Today’s bonus episode guest is Dr. Allison Rodgers. She is board certified in both Obstetrics and Gynecology and Reproductive Endocrinology and Infertility and has been practicing medicine since 2004. Dr. Rodgers currently practices at the Fertility Centers of Illinois. Her personal experiences with both secondary infertility and pregnancy loss have given her a unique insight into reproductive medicine in order to help you beat infertility.
Dr. Rodgers begins by answering six listener questions. The full questions are read on the air, but here are brief summaries:
- Ali has a PCOS diagnosis and has done IUIs and then IVF. Of her 24 eggs retrieved, only 2 were suitable for PGS testing, so she asks if her problem is related to eggs, sperm, or the protocol, and the best next steps for a better outcome.
- Kim has high FSH and low AMH, but she conceived her first child naturally after two losses. She asks if she’s at risk for early menopause due to low ovarian reserve and if there is a test to predict menopause.
- Darlene has low AMH and normal FSH as she looks toward her second IVF. She miscarried after the first and has had one other chemical pregnancy, so she asks about the protocol they should follow next.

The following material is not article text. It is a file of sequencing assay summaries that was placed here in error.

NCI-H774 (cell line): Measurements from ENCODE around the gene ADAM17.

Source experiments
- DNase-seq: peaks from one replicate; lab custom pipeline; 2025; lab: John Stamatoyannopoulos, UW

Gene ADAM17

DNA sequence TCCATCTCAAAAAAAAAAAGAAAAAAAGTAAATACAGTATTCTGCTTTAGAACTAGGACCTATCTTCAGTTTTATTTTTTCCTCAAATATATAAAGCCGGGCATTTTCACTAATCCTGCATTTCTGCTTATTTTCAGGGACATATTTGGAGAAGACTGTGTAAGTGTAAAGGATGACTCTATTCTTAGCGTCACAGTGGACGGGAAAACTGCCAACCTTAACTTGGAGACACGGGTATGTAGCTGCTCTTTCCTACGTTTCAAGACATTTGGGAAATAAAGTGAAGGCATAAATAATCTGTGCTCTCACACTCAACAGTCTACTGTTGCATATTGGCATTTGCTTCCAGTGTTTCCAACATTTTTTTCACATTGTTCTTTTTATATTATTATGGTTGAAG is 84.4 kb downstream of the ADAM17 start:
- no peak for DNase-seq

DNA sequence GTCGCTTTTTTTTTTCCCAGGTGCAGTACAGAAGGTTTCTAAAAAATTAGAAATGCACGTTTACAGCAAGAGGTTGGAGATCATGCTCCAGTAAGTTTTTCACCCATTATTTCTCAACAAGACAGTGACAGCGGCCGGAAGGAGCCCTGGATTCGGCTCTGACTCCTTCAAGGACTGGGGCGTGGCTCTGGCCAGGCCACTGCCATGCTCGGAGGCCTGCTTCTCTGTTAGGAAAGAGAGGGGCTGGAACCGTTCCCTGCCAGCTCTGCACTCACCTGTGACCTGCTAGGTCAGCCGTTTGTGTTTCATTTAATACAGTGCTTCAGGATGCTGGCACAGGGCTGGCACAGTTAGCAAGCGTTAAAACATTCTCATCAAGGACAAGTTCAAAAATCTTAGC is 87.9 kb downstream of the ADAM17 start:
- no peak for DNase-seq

- Jessica was recently diagnosed with the bacteria ureaplasma, so she asks about how this might affect her fertility.
- Lora has had two miscarriages, both of which had no detectable heartbeat at 8 weeks. She’s been diagnosed with MTHFR, Asherman’s Syndrome, and Factor V Leiden. She asks about ERA testing and its effectiveness in her situation.
- Michelle is trying for a second child after conceiving her first child with treatment. She asks about decreased cervical mucus and what can be done to maximize her fertility.
Dr. Rodgers and Heather continue the episode by discussing everything you need to know about egg vitrification:
- What is egg cryopreservation?
- Under what situations should women consider egg cryopreservation, and why?
- What is slow freezing?
- What is egg vitrification?
- How do the success rates of slow freezing and egg vitrification compare?
- Does egg vitrification alter the rest of the process in any way (protocol, cost, storage capacity, etc.)?
- When did ASRM remove the “experimental” label from egg freezing and why?
- How does the exact vitrification method used by the lab impact results?
- What other lab factors impact results (pre-cryopreservation conditions, air quality, incubators, etc.)?
- What questions should potential patients ask about a clinic’s lab prior to selecting that clinic, and why?
- Is there any new research in this area?
- Do you have any recent success stories to share?
- Is there anything else you’d like to add?
- What words of hope would you offer to someone who is considering freezing her eggs?